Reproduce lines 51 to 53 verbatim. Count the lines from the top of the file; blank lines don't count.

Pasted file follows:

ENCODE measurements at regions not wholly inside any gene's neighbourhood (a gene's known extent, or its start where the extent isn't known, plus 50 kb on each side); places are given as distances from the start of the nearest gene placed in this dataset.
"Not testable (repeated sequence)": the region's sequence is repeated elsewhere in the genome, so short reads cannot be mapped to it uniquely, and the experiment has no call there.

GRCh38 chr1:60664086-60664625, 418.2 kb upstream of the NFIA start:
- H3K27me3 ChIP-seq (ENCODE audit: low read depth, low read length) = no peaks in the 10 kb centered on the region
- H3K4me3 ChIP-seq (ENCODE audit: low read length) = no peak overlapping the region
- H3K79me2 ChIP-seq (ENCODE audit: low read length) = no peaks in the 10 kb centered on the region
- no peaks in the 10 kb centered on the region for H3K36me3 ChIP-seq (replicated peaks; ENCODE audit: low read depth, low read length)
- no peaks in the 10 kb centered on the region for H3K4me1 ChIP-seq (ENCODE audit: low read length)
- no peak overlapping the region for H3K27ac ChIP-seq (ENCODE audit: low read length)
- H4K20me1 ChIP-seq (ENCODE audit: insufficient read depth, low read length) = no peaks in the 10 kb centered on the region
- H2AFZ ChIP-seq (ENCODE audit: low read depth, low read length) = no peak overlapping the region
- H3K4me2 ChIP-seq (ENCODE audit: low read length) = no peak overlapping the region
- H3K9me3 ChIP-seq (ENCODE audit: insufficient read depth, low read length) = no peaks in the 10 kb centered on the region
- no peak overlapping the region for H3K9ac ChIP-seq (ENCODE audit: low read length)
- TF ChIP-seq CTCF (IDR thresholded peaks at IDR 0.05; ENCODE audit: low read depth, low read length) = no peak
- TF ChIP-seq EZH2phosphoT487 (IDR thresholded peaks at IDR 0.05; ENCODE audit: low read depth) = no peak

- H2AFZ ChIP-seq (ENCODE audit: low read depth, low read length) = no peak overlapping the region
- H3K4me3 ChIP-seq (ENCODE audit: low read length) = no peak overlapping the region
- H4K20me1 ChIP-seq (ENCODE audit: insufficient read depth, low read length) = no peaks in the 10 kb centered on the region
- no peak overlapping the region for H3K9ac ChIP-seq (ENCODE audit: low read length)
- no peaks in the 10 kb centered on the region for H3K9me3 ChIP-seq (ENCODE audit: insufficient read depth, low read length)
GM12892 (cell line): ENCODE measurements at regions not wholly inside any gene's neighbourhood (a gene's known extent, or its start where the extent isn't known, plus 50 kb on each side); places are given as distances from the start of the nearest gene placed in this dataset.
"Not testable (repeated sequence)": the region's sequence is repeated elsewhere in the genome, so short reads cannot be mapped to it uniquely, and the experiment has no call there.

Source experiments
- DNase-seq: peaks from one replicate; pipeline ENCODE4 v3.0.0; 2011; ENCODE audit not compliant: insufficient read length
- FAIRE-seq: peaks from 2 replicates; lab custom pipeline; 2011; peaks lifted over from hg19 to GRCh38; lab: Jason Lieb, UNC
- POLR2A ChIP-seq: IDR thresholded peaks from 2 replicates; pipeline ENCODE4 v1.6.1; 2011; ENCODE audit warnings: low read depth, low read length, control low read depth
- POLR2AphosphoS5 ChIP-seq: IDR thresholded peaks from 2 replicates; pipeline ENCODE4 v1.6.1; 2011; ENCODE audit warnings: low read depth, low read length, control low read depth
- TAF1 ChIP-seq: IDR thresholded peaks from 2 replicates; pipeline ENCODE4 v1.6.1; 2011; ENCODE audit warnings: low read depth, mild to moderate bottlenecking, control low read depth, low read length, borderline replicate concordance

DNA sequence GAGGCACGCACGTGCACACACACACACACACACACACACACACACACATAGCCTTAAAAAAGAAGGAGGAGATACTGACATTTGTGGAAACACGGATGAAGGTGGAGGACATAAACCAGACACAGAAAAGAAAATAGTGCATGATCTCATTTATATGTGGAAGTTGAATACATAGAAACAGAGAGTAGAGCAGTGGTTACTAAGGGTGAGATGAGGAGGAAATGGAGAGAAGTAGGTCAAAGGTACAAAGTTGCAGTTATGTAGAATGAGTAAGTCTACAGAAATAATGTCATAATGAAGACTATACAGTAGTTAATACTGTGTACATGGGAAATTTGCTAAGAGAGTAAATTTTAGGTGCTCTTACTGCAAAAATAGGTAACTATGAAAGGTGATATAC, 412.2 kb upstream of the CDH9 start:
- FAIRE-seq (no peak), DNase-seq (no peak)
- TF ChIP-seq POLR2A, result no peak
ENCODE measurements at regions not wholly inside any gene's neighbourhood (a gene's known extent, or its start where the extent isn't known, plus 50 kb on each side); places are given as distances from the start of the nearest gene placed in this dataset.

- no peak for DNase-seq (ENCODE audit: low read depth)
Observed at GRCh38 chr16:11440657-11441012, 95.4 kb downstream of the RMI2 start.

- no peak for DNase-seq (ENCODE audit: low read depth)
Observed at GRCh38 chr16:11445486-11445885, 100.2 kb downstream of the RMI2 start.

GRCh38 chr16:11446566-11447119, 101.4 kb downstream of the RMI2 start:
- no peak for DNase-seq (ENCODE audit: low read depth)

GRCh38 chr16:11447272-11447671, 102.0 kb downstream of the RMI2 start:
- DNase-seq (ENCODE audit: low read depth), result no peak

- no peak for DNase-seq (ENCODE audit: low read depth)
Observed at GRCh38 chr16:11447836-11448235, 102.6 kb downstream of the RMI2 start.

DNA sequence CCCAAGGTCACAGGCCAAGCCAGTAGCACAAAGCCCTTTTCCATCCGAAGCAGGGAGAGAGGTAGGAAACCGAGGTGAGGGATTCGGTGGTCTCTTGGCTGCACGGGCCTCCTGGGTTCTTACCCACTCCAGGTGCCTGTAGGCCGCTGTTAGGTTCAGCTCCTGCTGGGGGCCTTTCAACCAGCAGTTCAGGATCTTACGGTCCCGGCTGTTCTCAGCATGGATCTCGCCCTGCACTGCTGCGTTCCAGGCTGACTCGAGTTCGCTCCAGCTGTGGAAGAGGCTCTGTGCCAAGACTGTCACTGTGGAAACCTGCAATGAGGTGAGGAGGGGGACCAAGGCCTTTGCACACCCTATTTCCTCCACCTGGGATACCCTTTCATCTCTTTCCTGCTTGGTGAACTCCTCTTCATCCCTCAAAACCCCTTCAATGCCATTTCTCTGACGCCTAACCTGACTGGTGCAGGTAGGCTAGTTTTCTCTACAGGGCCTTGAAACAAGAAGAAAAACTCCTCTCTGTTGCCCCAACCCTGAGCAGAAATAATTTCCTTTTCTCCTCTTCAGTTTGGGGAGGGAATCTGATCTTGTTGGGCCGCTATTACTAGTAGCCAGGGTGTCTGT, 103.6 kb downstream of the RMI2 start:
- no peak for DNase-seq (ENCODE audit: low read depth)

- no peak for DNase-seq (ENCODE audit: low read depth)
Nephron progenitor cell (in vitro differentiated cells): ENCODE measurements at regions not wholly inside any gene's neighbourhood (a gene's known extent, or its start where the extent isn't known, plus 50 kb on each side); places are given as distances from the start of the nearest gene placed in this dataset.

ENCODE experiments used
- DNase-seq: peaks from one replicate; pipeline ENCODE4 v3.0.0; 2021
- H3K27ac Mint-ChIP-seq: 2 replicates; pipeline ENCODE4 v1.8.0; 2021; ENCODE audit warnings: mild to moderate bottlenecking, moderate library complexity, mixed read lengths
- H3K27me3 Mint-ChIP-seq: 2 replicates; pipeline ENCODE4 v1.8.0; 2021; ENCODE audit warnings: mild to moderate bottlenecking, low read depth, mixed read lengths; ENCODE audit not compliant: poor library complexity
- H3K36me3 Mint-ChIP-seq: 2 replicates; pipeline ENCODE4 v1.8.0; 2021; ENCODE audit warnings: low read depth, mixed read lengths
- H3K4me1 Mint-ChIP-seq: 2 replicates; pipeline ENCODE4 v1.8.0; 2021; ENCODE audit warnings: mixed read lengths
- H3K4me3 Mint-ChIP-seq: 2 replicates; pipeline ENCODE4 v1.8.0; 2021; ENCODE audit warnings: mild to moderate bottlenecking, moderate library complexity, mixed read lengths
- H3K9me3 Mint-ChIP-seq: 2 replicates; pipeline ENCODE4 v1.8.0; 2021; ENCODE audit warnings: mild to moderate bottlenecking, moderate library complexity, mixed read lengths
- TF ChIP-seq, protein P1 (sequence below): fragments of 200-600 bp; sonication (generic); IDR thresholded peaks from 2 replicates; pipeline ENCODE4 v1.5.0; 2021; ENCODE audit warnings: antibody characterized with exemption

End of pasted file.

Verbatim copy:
- H3K27me3 Mint-ChIP-seq: 2 replicates; pipeline ENCODE4 v1.8.0; 2021; ENCODE audit warnings: mild to moderate bottlenecking, low read depth, mixed read lengths; ENCODE audit not compliant: poor library complexity
- H3K36me3 Mint-ChIP-seq: 2 replicates; pipeline ENCODE4 v1.8.0; 2021; ENCODE audit warnings: low read depth, mixed read lengths
- H3K4me1 Mint-ChIP-seq: 2 replicates; pipeline ENCODE4 v1.8.0; 2021; ENCODE audit warnings: mixed read lengths